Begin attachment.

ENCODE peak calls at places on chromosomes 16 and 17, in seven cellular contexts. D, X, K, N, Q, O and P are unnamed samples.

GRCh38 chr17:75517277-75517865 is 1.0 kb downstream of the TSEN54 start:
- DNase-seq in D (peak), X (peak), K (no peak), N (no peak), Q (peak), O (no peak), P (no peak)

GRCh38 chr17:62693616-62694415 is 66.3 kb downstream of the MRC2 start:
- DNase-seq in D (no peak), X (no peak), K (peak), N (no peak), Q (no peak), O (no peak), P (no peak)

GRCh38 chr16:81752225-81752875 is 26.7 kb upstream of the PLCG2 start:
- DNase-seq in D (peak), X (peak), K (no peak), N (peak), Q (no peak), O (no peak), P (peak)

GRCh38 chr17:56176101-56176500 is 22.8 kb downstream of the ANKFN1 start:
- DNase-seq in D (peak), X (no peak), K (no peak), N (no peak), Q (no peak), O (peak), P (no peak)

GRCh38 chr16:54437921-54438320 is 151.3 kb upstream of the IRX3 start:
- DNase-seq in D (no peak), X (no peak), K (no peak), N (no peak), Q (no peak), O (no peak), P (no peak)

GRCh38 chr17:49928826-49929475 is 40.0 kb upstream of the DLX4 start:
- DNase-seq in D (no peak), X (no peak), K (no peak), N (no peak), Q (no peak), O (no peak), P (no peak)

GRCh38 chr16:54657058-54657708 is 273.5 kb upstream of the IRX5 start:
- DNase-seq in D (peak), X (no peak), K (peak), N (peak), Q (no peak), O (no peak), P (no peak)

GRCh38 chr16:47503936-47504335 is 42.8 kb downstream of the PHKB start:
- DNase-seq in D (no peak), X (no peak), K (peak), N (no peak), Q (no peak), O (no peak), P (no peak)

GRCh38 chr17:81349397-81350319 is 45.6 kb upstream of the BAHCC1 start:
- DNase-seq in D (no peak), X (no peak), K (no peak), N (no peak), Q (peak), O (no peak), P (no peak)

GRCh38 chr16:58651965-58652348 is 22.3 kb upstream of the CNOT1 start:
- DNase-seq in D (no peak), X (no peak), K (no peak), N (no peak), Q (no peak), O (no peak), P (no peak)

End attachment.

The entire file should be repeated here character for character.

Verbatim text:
ENCODE peak calls at places on chromosomes 16 and 17, in seven cellular contexts. D, X, K, N, Q, O and P are unnamed samples.

GRCh38 chr17:75517277-75517865 is 1.0 kb downstream of the TSEN54 start:
- DNase-seq in D (peak), X (peak), K (no peak), N (no peak), Q (peak), O (no peak), P (no peak)

GRCh38 chr17:62693616-62694415 is 66.3 kb downstream of the MRC2 start:
- DNase-seq in D (no peak), X (no peak), K (peak), N (no peak), Q (no peak), O (no peak), P (no peak)

GRCh38 chr16:81752225-81752875 is 26.7 kb upstream of the PLCG2 start:
- DNase-seq in D (peak), X (peak), K (no peak), N (peak), Q (no peak), O (no peak), P (peak)

GRCh38 chr17:56176101-56176500 is 22.8 kb downstream of the ANKFN1 start:
- DNase-seq in D (peak), X (no peak), K (no peak), N (no peak), Q (no peak), O (peak), P (no peak)

GRCh38 chr16:54437921-54438320 is 151.3 kb upstream of the IRX3 start:
- DNase-seq in D (no peak), X (no peak), K (no peak), N (no peak), Q (no peak), O (no peak), P (no peak)

GRCh38 chr17:49928826-49929475 is 40.0 kb upstream of the DLX4 start:
- DNase-seq in D (no peak), X (no peak), K (no peak), N (no peak), Q (no peak), O (no peak), P (no peak)

GRCh38 chr16:54657058-54657708 is 273.5 kb upstream of the IRX5 start:
- DNase-seq in D (peak), X (no peak), K (peak), N (peak), Q (no peak), O (no peak), P (no peak)

GRCh38 chr16:47503936-47504335 is 42.8 kb downstream of the PHKB start:
- DNase-seq in D (no peak), X (no peak), K (peak), N (no peak), Q (no peak), O (no peak), P (no peak)

GRCh38 chr17:81349397-81350319 is 45.6 kb upstream of the BAHCC1 start:
- DNase-seq in D (no peak), X (no peak), K (no peak), N (no peak), Q (peak), O (no peak), P (no peak)

GRCh38 chr16:58651965-58652348 is 22.3 kb upstream of the CNOT1 start:
- DNase-seq in D (no peak), X (no peak), K (no peak), N (no peak), Q (no peak), O (no peak), P (no peak)